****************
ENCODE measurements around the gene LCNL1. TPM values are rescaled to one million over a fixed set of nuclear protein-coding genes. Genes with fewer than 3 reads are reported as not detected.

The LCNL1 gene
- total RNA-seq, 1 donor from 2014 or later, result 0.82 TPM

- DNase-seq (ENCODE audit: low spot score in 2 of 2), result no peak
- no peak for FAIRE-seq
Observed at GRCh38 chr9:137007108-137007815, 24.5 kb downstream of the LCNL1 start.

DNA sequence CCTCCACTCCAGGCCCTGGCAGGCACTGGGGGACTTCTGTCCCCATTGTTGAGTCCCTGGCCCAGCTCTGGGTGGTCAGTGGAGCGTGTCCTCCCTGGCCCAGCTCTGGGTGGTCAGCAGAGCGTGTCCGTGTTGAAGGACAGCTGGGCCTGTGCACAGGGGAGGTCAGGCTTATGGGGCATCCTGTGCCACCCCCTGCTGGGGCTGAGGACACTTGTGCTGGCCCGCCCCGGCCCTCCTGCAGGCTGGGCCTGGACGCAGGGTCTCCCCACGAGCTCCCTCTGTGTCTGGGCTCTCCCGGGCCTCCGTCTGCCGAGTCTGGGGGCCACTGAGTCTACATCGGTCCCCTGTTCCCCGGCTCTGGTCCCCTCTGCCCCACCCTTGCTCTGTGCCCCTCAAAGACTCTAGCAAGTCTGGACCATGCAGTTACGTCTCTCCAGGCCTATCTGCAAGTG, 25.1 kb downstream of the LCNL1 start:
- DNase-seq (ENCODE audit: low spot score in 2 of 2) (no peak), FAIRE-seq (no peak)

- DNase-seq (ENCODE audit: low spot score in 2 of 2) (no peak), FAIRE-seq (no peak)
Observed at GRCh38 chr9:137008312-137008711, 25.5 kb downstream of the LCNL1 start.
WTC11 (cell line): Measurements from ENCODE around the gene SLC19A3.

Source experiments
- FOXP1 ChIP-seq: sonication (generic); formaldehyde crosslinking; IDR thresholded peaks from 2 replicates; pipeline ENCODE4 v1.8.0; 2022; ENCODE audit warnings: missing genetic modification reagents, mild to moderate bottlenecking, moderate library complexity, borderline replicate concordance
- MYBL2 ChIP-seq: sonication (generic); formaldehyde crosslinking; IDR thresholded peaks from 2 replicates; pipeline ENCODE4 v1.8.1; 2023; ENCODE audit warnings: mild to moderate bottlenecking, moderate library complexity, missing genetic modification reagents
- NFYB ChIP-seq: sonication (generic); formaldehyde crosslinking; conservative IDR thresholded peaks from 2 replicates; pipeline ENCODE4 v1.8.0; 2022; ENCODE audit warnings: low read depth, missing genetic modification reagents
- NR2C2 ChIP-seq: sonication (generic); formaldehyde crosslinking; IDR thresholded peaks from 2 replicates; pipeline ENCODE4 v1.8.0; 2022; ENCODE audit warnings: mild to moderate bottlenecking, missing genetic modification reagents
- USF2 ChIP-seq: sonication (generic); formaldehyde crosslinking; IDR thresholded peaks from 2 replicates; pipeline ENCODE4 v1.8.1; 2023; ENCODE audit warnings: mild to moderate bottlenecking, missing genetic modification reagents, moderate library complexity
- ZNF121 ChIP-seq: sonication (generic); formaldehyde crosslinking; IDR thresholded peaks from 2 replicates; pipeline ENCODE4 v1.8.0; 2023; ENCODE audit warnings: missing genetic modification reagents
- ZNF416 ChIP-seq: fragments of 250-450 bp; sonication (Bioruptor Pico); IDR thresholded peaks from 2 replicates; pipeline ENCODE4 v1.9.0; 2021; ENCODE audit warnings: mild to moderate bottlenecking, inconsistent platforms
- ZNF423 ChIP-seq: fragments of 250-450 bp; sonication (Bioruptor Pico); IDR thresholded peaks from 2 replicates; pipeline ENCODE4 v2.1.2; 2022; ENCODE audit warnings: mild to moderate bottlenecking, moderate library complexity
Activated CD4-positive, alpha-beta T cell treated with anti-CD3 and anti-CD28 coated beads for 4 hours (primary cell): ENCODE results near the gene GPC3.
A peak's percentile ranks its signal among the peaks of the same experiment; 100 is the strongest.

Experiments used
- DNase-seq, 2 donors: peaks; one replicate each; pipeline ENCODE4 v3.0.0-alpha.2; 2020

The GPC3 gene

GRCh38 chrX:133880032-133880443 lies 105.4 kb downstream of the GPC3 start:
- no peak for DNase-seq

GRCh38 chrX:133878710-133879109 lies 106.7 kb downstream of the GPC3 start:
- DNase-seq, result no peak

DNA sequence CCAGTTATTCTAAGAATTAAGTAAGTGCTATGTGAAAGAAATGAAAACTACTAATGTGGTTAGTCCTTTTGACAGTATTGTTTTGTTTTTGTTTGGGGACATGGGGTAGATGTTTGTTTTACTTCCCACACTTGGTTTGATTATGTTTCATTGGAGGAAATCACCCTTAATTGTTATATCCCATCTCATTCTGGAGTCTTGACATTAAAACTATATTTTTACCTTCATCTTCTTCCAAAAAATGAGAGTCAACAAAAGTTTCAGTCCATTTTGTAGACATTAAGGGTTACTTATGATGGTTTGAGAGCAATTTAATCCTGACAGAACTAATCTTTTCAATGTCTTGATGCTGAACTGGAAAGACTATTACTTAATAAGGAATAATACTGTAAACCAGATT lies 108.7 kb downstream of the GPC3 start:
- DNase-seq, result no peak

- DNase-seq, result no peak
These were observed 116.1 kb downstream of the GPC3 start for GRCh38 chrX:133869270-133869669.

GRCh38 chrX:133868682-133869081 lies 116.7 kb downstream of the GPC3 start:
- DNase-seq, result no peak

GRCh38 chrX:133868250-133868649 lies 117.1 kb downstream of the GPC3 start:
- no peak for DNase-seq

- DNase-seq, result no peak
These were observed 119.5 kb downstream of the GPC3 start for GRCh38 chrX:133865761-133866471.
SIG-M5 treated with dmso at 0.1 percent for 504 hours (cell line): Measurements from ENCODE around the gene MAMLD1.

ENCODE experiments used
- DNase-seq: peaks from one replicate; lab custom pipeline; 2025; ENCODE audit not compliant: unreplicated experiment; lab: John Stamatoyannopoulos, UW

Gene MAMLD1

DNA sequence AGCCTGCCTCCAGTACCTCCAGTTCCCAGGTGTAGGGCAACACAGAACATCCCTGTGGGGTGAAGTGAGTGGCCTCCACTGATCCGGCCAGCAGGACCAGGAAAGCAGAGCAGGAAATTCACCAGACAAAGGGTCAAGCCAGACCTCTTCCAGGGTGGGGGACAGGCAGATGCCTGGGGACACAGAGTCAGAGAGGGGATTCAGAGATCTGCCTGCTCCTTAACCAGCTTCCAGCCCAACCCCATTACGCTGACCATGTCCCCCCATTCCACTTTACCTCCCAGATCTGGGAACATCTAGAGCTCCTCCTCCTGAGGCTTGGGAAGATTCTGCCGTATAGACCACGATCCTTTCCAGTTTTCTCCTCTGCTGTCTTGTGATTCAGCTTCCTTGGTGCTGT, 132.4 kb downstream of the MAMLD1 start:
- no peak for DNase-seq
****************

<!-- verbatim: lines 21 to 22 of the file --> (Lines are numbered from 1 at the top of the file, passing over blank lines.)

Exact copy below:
Activated CD4-positive, alpha-beta T cell treated with anti-CD3 and anti-CD28 coated beads for 4 hours (primary cell): ENCODE results near the gene GPC3.
A peak's percentile ranks its signal among the peaks of the same experiment; 100 is the strongest.